John Proctor (c.1583 - 1627) MP

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Nicknames: "Graye"
Birthplace: London, Middlesex, England
Death: Died in Surry County, Virginia Colony
Occupation: Ancient Planter
Managed by: Glenda Darlene Miller
Last Updated:

About John Proctor

Additional Curator's Notes

It is extremely important when working with the Proctor immigrants to Virginia and Massachusetts to trace the line back to England as well as forward to the Colonies. ALL of the immigrants to Virginia were brothers. The Proctors who went to Massachusetts were cousins of some degree to the Virginia family. If you have a Proctor emigre who did not descend from John Nicholas Proctor, look for his destination in Massachusetts. Maria Edmonds-Zediker, Volunteer Curator, 8/18/2011

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John Proctor, Ancient Planter, arrived on the "Deliverance" in May 1610. John sailed from Plymouth in 1609 on the "Sea Venture", but was shipwrecked on Bermuda. John paid for his own passage, and established Proctor's Plantation below Falls on the south side of Falling Creek in 1620. After the Easter Massacre of 1622, he resided at or near Pace's Paines, Surry County.

http://www.delbridge.net/seaventure

Massacre of 1622.

John Proctor and his wife Alice had settled in the farthest western stretches of the colony. The area was known as Henrico, again, named after the son of James I, Henry. They had their plantation just up river from the town of Henricus, the second settlement of the English, where Proctor’s Creek met the James River. Today this area is in Chesterfield. Proctor was away in England in 1622 gathering more settlers to join them in Virginia. One was granted 50 acres by the King for each settler that was brought to Virginia.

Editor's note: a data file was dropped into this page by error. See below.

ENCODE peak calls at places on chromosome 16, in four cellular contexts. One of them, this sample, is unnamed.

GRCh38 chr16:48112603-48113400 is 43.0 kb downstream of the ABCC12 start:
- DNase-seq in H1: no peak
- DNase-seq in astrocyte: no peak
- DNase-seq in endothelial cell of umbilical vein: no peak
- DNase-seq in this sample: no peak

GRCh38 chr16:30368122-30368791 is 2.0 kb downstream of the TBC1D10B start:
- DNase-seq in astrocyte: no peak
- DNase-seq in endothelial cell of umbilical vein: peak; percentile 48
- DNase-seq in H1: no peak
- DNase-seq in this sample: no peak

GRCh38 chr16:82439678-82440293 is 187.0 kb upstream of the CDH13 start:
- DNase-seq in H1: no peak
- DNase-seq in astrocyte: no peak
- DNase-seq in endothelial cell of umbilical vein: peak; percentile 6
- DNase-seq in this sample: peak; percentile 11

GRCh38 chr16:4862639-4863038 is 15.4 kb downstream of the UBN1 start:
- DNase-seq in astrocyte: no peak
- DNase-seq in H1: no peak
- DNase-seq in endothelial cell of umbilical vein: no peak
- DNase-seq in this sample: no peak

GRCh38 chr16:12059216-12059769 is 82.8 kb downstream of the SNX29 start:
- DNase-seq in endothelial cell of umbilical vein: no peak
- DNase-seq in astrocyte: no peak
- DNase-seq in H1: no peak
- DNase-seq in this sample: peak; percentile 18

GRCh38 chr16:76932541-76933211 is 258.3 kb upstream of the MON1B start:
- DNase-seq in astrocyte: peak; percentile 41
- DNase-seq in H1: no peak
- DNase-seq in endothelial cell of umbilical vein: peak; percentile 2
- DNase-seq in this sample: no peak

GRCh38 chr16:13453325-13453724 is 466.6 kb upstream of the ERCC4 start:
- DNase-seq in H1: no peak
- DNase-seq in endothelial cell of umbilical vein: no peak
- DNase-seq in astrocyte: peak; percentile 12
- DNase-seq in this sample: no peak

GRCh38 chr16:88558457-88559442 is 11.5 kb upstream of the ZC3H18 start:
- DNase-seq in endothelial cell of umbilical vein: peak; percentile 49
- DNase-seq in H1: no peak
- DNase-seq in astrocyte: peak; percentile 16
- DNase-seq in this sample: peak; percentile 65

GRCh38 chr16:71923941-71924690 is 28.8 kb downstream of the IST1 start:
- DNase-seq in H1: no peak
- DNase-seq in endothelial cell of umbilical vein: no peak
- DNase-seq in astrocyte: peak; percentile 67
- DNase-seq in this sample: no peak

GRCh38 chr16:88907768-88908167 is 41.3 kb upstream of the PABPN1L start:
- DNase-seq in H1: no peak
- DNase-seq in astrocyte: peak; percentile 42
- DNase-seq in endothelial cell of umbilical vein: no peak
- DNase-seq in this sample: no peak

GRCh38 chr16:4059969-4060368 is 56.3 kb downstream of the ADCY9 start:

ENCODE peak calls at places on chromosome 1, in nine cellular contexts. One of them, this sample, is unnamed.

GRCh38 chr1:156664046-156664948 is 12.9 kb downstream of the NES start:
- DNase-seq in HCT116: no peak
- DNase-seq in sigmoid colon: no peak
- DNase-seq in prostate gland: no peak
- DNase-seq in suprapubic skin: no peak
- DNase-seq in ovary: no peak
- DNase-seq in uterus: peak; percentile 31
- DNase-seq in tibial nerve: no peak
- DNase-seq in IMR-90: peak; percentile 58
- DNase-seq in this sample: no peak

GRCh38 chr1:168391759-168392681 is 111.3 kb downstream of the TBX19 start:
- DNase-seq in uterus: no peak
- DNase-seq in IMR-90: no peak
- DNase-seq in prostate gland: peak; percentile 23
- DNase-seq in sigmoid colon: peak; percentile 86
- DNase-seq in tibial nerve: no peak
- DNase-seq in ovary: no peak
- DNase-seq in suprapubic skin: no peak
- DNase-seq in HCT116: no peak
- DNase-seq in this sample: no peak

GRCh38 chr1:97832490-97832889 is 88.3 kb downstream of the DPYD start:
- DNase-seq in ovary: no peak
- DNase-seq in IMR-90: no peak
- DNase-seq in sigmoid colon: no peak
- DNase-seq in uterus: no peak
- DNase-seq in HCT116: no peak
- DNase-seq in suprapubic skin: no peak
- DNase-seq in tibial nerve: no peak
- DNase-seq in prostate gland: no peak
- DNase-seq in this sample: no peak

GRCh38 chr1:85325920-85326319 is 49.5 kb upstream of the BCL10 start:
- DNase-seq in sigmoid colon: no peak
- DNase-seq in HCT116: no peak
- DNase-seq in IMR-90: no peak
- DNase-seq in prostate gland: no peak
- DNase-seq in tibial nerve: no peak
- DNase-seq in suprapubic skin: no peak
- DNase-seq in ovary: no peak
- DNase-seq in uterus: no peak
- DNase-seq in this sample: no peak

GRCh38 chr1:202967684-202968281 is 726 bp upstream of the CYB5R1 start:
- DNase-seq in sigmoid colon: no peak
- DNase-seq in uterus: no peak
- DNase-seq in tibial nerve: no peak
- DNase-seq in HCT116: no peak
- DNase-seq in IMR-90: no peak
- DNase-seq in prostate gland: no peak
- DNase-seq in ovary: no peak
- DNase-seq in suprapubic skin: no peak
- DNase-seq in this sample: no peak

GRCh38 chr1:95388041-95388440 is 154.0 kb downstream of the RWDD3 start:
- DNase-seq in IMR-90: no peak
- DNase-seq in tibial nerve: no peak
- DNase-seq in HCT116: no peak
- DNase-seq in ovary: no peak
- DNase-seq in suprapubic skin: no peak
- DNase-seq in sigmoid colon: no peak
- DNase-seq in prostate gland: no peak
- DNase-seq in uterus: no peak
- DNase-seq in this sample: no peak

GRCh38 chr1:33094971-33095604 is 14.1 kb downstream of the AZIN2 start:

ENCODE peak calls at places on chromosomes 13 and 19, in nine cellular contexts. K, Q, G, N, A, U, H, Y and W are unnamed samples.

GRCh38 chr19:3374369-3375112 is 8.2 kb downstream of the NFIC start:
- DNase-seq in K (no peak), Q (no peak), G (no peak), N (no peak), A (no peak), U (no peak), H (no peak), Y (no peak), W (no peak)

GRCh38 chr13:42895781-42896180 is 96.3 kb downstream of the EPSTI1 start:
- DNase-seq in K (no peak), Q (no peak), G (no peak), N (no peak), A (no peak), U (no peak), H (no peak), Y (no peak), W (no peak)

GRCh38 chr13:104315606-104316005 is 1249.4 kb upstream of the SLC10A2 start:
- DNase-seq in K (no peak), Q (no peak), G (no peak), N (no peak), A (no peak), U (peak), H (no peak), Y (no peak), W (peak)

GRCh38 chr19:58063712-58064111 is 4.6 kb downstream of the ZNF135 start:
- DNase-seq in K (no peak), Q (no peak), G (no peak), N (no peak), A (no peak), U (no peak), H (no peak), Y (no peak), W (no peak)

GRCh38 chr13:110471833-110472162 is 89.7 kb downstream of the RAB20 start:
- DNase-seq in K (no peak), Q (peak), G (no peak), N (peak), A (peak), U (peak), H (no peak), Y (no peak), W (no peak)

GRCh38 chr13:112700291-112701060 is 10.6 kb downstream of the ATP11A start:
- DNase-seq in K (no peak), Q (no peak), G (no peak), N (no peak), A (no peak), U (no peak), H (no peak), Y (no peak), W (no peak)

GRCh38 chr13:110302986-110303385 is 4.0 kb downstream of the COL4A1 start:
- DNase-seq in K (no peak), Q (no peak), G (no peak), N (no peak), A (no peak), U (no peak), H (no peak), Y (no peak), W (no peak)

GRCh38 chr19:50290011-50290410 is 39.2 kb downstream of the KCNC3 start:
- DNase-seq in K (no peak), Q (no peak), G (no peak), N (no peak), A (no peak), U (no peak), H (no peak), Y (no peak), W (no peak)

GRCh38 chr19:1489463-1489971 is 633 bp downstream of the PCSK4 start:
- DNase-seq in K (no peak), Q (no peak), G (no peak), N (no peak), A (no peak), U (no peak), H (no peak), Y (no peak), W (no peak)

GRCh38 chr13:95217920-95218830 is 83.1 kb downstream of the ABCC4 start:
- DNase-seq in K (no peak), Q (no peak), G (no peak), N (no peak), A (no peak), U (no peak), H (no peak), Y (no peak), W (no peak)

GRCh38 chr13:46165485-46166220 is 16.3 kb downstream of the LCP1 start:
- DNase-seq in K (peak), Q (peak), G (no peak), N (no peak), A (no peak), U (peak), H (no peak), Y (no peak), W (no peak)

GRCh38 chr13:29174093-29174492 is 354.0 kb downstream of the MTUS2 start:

Across the James from Jamestown, in Surry, lived Richard Pace. He had developed an area called Pace’s Paines. The word paine meant field in 17th century English. Paces Paines was 600 acres on the bluff across the James River from Jamestown. Prior to the famous Indian Massacre on March 22, 1622, Chanco, an Indian boy who had been treated like a son with much respect by Richard Pace, informed the latter of the planned massacre. Pace urgently secured Pace’s Paines then rowed across the river with his wife, son George, and Chanco, to warn the governor at Jamestown. At the fort of Jamestown, the Indians struck from two sides. But with stepped up defenses, none were killed there. In all, 347 settlers of the 1200 at the time were murdered. All of the colonists would likely have been murdered by Chief Opechancanough had Chanco, whose own brother took part in the massacre, not informed Richard Pace. Opechancanough took over the empire of his late brother, Chief Powhatan, who died in 1618. Jamestown would likely have ended up similar to Raliegh’s colony at Roanoke.